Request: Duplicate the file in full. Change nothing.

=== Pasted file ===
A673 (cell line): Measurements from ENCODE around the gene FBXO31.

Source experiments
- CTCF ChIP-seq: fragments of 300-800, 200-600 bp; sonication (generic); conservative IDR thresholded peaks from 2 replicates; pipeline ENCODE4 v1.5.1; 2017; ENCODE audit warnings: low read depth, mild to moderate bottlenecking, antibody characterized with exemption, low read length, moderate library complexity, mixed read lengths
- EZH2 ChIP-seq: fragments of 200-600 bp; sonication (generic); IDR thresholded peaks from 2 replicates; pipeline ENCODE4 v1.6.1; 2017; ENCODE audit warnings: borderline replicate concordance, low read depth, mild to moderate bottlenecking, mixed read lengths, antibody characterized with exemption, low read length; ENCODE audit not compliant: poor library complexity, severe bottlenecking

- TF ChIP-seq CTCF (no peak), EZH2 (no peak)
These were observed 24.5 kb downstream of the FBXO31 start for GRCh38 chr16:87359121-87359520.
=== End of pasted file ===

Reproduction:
A673 (cell line): Measurements from ENCODE around the gene FBXO31.

Source experiments
- CTCF ChIP-seq: fragments of 300-800, 200-600 bp; sonication (generic); conservative IDR thresholded peaks from 2 replicates; pipeline ENCODE4 v1.5.1; 2017; ENCODE audit warnings: low read depth, mild to moderate bottlenecking, antibody characterized with exemption, low read length, moderate library complexity, mixed read lengths
- EZH2 ChIP-seq: fragments of 200-600 bp; sonication (generic); IDR thresholded peaks from 2 replicates; pipeline ENCODE4 v1.6.1; 2017; ENCODE audit warnings: borderline replicate concordance, low read depth, mild to moderate bottlenecking, mixed read lengths, antibody characterized with exemption, low read length; ENCODE audit not compliant: poor library complexity, severe bottlenecking

- TF ChIP-seq CTCF (no peak), EZH2 (no peak)
These were observed 24.5 kb downstream of the FBXO31 start for GRCh38 chr16:87359121-87359520.